This summer internet has changed my life for the better! I decided to learn a new language and found an online website that allows you to practice speaking with native speakers. In addition to learning two languages, I now have many acquaintances and 3 dear friends from all over the world. Skpye allows us to see each other's homes, to really get to know what life is like in our respective countries. Getting to know these people has challenged many of my preconceived notions. One of my friends is from a middle eastern country that our government is not too fond of. It has been so enlightening to discover that the populace of his country wants what we want...democracy, peace, economic stability. I think that if we use the internet to develop relationships, we will all be more reluctant to go to war! When you have met someone's family, seen their home, shared dreams and fears...you don't want anything to harm them....

Aug. 07 2011 10:29 AM
john walter from western Massachusetts

The internet is not working alone in destroying our attention spans and our ability to think. Software like powerpoint has contributed to this destruction by creating a culture of bullet points. There is no actual thought any longer, only points. The concept of long ideas embedded and brought to life within long sentences has been lost to us. This marks the end of true understanding.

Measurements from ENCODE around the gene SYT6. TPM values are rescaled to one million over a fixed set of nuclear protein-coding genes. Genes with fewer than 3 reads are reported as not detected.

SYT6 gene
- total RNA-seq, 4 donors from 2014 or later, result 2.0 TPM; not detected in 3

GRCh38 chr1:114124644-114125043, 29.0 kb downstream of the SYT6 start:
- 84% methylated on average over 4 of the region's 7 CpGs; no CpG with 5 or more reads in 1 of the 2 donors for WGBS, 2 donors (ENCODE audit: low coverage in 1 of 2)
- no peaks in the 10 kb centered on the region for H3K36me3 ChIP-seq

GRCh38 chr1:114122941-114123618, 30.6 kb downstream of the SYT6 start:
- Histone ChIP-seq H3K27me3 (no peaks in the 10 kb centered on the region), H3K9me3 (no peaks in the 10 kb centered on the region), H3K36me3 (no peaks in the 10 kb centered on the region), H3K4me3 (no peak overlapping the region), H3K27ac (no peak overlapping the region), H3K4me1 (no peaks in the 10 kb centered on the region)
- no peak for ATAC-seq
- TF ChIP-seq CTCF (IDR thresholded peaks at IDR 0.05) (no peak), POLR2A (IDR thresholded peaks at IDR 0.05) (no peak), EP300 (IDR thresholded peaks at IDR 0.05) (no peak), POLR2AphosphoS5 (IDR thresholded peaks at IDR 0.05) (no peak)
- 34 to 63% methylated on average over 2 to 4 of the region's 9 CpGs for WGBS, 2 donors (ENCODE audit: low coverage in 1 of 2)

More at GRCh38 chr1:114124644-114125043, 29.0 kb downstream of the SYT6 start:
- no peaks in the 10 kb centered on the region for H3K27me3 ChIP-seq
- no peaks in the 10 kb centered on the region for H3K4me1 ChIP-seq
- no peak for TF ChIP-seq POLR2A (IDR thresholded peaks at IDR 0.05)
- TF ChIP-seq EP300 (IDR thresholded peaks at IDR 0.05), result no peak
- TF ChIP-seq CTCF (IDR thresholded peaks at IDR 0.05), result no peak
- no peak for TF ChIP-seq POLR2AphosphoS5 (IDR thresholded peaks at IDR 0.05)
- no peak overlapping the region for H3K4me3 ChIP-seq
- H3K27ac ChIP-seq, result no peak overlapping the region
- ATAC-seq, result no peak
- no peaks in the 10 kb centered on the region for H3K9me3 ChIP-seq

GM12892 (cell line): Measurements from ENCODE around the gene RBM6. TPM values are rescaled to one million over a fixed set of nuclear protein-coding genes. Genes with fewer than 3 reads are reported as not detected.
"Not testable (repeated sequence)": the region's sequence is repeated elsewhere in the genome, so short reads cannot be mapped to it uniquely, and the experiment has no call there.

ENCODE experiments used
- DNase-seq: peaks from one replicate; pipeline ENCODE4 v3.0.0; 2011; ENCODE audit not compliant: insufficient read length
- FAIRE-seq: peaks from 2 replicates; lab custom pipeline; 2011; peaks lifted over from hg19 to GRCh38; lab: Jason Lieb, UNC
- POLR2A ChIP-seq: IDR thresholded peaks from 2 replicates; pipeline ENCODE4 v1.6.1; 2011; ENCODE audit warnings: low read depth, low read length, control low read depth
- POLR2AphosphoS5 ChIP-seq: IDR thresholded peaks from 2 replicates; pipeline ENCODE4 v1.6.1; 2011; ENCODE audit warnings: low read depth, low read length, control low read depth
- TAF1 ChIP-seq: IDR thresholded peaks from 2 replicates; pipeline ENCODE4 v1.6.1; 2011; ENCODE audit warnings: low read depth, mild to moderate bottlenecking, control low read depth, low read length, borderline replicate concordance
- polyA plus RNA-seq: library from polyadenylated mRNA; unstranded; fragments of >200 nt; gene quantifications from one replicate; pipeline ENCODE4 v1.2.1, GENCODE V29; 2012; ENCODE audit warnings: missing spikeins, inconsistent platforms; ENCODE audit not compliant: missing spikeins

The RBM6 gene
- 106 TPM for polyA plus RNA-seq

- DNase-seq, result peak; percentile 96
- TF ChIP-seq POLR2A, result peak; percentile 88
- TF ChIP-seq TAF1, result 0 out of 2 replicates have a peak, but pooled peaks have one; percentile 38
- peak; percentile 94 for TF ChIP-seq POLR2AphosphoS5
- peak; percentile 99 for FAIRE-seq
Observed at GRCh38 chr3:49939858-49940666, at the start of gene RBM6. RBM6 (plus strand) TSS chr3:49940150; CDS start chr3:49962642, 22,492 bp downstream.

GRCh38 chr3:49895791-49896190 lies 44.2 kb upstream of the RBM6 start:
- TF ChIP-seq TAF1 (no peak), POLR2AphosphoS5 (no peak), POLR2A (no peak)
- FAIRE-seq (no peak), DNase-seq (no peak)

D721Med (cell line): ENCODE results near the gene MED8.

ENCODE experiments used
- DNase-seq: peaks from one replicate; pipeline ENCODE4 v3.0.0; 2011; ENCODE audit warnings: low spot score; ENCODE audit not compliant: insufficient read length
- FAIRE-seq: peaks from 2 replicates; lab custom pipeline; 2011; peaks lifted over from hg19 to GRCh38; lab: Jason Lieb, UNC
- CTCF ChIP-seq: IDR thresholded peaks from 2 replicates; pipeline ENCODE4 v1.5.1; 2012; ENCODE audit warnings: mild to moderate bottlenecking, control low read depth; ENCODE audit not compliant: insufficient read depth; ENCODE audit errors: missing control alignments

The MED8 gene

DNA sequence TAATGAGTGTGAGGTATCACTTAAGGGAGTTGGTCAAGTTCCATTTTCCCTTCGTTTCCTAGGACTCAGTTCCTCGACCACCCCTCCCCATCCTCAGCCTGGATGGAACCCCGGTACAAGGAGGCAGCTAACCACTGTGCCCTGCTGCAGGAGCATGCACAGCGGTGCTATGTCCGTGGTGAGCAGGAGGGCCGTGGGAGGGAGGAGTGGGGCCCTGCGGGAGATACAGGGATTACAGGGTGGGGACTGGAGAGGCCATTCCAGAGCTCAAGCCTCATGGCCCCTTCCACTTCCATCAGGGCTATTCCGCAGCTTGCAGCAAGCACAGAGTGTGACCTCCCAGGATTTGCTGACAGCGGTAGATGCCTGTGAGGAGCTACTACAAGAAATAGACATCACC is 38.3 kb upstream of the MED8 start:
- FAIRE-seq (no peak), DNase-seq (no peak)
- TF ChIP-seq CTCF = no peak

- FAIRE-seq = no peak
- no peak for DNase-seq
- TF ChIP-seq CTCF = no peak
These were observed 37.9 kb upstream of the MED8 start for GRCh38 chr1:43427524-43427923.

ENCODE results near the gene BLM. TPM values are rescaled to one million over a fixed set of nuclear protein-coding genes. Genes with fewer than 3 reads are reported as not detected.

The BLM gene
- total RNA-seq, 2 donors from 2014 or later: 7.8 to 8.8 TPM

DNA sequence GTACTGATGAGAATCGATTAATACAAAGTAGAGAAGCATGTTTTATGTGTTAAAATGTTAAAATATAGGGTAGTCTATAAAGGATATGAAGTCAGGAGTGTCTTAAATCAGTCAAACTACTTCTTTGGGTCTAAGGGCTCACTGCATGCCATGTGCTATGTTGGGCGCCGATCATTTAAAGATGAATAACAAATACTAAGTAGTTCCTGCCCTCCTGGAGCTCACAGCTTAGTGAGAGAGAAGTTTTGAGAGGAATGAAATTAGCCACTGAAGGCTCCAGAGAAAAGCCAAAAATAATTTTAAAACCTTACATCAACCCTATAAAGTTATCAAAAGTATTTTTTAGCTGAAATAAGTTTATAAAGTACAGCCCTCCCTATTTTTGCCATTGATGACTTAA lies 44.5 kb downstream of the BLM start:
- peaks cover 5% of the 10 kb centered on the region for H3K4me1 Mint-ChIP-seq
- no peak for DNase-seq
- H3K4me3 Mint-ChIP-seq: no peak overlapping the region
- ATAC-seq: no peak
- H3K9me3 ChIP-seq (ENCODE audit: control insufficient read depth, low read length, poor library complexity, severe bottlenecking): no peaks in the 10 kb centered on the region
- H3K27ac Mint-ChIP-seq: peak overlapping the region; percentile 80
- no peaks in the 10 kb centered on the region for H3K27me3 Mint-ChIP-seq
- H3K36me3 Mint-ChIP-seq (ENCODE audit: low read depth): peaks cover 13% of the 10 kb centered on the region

Aug. 07 2011 10:28 AM
Chris from Westbrook, Maine

When was this recorded?

Aug. 06 2011 12:13 PM
Phil Henshaw from way uptown

Your ideas about how the internet is changing us are insightful and entertaining as always, but honestly, you're missing the physics of it. The "internet generation" somewhat corresponds to the "productivity people", the driving force of economic activity and growth around the world, and the internet is a major productivity tool, allowing us to control more and more with less and less awareness of it.

If your productivity goes up 10%, as may be expected or demanded by your employers, the certainty is that both the complexity and scale of your influence the world at a distance from you increases by 10% too. Productivity is real control of real stuff. It is a measure of your engagement (entanglement) with the real complexity of the natural world, as it is. The less we know about that, the more unsupported theory we need to rely on. There's a real dark side to that, that we can see vivid evidence of in our social distension over the issues today.

As we engage ever more intensely within our social networks, our social consensus realities become ever more detached from the real world they affect and are affected by. So,... our society becomes a prisoner of the social realities people invent for themselves, based only on agreement with their own cultural values.

It means that as complex societies go into their "information age" at the peak of their development, their cultural decision making processes become physically detached from reality, and from the decisions that they make. The scientific meaning is to give you a better way to raise questions. It’s a well founded "model idea", a hypothesis generator, to be used for raising better questions about the real observations one can make.

That our society evidently has an extreme problem with clinging to false ideas, at a time when nature is strongly urging us to change, is rather undeniable though.

Aug. 06 2011 07:57 AM